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Wyoming Real Estate Market On Fire; Coloradoans & Californians Moving In

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By Jimmy Orr, Cowboy State Daily

The heat wave that Wyoming experienced last weekend was one for the record books. But Wyoming’s real estate market is even hotter.

Not only were single-family home prices up 8.4% in 2020’s fourth quarter over the previous year but new construction prices are up a whopping 21.5% according to the Wyoming Economic Summary report.

The surge in pricing — and many local realtors are saying that 2021’s prices are even higher — is due to high demand and a lack of inventory. 

Dominic Valdez, a real estate agent in Cheyenne, told Cowboy State Daily that competition for homes in many parts of the state is “intense.”

He said as of Wednesday there are 66 homes for sale in Cheyenne. The average is usually between 400 and 500.

“It’s ridiculous and it’s not just Wyoming. It’s all across the country,” Valdez said.  “High demand and low inventory is really pushing prices up.”

Valdez said many of the new buyers are from outside of Wyoming, coming from areas including Colorado, California, and New York.

At many price points, he said, new construction is the route buyers are taking, but it can take 10 to 12 months to complete a home.

“The builders are going as fast and as hard as they can,” he said.  “But there is a shortage of skilled laborers — plumbers, electricians, roofers, framers, and sheet rockers.”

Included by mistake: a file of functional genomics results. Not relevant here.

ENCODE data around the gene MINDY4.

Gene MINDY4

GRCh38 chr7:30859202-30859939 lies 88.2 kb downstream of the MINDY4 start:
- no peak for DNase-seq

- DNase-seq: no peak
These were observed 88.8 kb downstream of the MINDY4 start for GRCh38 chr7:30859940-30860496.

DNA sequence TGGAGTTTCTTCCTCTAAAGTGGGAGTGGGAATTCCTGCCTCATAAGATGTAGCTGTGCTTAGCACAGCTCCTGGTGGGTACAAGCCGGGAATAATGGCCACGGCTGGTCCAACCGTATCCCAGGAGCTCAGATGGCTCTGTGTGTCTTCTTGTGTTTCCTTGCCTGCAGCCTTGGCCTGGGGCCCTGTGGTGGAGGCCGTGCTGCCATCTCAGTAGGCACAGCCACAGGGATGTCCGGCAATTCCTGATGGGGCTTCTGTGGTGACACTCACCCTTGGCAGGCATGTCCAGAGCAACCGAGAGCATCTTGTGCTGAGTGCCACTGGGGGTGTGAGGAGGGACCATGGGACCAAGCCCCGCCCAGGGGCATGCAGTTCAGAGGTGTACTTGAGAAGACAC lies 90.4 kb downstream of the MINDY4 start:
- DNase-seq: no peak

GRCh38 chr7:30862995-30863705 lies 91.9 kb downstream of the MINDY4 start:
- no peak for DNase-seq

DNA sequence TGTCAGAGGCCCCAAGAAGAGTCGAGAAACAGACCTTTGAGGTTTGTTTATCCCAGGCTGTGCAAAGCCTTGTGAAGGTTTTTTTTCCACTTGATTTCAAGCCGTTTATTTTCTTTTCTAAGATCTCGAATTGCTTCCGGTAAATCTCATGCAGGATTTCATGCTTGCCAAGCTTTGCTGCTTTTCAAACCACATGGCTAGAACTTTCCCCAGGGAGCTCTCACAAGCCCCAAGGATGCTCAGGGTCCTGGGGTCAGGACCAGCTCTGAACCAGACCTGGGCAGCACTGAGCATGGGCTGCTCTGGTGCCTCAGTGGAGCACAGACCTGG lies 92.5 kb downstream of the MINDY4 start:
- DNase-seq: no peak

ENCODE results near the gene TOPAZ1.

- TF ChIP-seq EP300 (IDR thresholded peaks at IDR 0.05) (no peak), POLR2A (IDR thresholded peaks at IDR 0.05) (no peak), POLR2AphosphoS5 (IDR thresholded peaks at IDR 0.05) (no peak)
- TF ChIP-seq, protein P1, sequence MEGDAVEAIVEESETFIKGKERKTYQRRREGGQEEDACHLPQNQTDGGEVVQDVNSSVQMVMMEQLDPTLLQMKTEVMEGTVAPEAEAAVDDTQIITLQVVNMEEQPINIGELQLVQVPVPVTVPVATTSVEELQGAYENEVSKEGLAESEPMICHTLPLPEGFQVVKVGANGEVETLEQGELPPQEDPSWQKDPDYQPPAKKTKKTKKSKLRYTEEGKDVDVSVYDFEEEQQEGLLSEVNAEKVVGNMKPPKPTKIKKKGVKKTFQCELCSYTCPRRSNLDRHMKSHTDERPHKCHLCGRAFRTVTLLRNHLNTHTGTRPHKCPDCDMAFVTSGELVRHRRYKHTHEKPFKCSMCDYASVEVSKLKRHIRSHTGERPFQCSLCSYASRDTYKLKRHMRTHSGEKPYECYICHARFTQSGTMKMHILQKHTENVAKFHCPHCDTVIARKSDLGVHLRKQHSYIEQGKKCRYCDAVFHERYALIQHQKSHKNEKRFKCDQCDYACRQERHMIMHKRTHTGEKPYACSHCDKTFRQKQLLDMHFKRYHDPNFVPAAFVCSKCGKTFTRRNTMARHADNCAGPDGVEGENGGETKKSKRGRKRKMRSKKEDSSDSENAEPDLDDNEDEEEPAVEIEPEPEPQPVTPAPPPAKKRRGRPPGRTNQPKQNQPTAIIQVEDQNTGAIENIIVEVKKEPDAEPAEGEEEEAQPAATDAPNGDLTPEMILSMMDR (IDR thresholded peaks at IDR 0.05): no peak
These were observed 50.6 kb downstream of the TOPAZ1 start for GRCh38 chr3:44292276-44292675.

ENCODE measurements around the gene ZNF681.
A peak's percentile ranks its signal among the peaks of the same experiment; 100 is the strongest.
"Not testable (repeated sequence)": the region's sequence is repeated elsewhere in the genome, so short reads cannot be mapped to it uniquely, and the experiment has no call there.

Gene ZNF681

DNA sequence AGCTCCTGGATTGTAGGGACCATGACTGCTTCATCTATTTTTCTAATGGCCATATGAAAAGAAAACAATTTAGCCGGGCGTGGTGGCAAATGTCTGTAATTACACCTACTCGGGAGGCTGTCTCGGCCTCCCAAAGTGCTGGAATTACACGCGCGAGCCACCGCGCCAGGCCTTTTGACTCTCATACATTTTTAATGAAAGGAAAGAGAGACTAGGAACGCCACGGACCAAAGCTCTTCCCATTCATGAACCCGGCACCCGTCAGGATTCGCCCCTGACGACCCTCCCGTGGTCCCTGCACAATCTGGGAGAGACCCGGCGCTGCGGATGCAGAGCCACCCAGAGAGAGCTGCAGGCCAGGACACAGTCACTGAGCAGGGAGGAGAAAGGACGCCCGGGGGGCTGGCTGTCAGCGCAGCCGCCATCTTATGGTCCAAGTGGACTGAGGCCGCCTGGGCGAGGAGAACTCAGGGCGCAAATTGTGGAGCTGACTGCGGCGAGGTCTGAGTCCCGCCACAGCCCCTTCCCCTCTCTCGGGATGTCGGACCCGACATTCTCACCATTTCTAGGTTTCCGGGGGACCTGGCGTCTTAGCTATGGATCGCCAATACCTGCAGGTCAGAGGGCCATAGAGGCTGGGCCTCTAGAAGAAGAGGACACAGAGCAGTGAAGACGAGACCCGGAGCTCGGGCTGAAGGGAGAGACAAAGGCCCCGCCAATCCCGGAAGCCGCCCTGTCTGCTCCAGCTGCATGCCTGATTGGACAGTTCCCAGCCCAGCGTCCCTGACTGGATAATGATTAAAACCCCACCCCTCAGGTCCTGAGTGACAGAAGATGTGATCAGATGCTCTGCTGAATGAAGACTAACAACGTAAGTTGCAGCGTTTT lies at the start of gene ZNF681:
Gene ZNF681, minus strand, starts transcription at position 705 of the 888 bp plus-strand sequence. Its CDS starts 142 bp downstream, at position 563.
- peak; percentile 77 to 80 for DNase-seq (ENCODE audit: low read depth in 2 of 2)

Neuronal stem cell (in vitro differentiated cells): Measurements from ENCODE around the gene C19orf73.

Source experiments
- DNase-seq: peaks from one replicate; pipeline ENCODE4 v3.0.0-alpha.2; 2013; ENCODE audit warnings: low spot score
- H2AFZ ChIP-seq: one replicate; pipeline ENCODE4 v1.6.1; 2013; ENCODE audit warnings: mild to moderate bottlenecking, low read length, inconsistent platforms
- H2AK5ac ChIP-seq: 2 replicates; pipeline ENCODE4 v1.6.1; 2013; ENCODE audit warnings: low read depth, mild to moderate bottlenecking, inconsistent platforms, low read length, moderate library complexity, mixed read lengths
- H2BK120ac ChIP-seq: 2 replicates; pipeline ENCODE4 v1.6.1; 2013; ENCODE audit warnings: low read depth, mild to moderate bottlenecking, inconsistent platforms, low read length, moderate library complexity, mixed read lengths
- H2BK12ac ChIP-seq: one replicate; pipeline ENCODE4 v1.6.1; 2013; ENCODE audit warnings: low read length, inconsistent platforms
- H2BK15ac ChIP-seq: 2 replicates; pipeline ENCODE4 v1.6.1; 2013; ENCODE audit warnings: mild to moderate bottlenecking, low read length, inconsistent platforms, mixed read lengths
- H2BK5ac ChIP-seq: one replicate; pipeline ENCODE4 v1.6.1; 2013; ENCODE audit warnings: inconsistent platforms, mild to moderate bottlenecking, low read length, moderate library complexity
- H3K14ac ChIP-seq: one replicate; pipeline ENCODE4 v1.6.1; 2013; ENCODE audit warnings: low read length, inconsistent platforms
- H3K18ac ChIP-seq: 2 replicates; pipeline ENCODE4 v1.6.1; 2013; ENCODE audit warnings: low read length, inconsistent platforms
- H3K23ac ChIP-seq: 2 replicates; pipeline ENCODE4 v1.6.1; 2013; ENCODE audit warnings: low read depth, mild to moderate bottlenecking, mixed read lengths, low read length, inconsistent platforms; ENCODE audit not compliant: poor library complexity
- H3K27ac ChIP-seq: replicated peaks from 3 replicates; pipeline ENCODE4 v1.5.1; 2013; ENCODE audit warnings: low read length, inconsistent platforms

Valdez said the chief economist for the National Association of Realtors credits the economic downturn a decade ago for the lack of inventory.

“The recession put so many builders out of business and the builders that survived cut back on their production considerably,” Valdez said.

“The whole time we were trying to recover [from the recession], kids were graduating from college and entering the workforce. The buyers were still being produced but the inventory was not,” he said.

Valdez said prospective buyers should try to qualify for the highest price point they can, as prices won’t be going down.

“It’s still a good time to buy as interest rates are still historically low,” he said.  “It’s tough on buyers but if you can get it, the way we are appreciating, you will end up ahead of the game in two, three, five years down the road.”

Buyers should expect to get beat out on offers as the demand is high, but Valdez said not to get discouraged and “keep on trying.”

Max Minnick, president of Wyoming Realtors, told The Center Square that the real estate market is affecting all areas of Wyoming.

“We have a lot of people coming in from out of state right now, getting away from the bigger cities and into the Wyoming way of life,” Minnick said.

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London Firm Builds Zillion Dollar House in Jackson; Might Be Available For Next Wyoming Project

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Good news if you are looking to fix up your house.

A firm from London recently constructed a home in Teton County for a young out-of-state couple and perhaps now that they’re done with this project, they’ve got extra time on their hands.

The McLean Quinlan firm is responsible for Joanne and Rico Zorkendorfer’s new house which was recently promoted by Architectural Digest’s Twitter account.

Like many of us in Wyoming, when we go home we want to escape the real world.

So the house, according to the magazine, “perfectly answered the Zorkendorfers’ request for a true refuge.”